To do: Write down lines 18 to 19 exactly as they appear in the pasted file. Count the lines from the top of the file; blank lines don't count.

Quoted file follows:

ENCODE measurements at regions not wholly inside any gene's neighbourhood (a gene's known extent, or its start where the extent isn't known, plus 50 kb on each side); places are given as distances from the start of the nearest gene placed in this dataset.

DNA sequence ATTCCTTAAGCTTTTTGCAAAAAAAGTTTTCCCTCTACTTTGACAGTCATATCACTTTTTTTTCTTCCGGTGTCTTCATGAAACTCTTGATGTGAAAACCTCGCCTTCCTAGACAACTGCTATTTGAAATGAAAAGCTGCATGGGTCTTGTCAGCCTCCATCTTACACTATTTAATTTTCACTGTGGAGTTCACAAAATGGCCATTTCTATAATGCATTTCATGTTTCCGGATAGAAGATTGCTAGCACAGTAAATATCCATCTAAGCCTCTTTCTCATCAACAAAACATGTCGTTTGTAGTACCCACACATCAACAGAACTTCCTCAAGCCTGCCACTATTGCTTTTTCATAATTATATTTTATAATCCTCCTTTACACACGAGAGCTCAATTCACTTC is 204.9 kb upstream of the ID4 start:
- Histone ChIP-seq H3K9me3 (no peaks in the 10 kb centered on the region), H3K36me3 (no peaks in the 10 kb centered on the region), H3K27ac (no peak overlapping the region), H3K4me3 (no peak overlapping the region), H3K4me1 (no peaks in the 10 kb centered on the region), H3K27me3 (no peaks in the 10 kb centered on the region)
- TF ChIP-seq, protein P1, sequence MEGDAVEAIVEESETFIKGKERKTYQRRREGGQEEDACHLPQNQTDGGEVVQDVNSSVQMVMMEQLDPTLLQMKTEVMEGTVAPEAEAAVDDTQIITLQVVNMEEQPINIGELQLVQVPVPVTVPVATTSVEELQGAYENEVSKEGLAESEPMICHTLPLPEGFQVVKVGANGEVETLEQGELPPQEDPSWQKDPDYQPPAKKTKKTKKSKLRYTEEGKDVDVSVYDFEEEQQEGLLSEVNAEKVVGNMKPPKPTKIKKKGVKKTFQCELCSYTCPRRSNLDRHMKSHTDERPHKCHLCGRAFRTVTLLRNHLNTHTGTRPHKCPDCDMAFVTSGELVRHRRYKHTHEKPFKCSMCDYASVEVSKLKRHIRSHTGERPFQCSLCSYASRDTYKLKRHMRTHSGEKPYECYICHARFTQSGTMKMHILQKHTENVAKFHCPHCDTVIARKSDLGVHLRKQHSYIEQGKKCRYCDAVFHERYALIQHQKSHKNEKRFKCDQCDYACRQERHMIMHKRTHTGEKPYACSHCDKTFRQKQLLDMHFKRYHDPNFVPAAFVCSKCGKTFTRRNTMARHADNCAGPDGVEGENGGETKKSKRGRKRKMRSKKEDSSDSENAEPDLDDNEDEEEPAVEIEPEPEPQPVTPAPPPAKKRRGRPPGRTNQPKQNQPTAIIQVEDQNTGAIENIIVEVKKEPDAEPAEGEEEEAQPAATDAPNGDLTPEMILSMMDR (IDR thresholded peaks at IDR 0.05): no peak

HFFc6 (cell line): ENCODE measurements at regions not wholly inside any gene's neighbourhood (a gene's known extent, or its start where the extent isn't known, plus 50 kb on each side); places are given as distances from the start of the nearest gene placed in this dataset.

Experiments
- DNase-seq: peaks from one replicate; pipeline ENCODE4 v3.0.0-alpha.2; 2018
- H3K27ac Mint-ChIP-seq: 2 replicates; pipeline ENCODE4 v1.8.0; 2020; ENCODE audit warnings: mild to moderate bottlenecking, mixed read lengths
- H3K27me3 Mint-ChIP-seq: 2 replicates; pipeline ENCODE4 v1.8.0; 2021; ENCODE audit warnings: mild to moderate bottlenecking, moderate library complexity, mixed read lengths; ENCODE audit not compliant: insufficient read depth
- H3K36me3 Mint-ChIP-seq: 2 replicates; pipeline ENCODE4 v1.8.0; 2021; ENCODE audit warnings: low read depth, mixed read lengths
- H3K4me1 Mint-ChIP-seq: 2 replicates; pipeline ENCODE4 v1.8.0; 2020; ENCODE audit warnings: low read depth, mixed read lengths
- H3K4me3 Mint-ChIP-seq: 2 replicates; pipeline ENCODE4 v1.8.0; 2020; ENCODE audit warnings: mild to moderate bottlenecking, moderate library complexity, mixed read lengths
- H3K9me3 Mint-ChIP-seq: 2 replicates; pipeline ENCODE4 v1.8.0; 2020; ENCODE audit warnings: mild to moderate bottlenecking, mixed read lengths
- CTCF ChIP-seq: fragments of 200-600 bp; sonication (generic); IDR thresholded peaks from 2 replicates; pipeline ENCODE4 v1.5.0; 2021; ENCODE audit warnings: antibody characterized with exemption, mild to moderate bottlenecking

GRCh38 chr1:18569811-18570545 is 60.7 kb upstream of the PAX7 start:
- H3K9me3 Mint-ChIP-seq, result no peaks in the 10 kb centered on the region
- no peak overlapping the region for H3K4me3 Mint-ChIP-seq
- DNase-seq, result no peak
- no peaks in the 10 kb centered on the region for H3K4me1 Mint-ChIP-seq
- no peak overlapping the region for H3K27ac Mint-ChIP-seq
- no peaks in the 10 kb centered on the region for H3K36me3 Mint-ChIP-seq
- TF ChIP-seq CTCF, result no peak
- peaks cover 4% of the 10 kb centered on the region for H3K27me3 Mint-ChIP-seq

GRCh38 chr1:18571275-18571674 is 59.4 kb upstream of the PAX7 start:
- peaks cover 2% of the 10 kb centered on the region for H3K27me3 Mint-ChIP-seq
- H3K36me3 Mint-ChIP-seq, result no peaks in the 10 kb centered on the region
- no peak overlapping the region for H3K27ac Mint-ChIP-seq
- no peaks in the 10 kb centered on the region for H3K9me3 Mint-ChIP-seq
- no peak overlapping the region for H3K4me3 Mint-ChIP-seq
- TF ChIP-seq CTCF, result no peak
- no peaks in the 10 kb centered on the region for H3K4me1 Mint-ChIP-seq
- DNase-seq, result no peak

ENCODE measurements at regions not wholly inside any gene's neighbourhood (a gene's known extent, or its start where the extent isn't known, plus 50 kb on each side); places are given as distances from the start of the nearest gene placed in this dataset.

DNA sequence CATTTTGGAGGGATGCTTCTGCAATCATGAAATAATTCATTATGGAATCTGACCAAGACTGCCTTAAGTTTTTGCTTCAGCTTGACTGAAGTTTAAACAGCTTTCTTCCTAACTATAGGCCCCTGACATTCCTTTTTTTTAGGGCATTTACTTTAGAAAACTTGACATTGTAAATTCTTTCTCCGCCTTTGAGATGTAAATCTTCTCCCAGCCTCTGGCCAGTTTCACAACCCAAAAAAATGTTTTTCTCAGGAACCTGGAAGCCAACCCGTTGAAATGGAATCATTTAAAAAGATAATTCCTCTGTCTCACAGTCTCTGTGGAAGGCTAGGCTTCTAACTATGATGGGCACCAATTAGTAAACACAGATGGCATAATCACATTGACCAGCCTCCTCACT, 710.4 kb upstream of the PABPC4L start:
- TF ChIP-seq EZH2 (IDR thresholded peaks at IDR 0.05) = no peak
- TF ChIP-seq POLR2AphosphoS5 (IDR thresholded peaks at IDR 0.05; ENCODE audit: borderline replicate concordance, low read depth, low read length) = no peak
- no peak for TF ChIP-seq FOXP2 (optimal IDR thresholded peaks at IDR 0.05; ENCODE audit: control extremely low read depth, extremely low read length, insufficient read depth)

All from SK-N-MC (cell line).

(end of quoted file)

- DNase-seq, result no peak
- no peaks in the 10 kb centered on the region for H3K4me1 Mint-ChIP-seq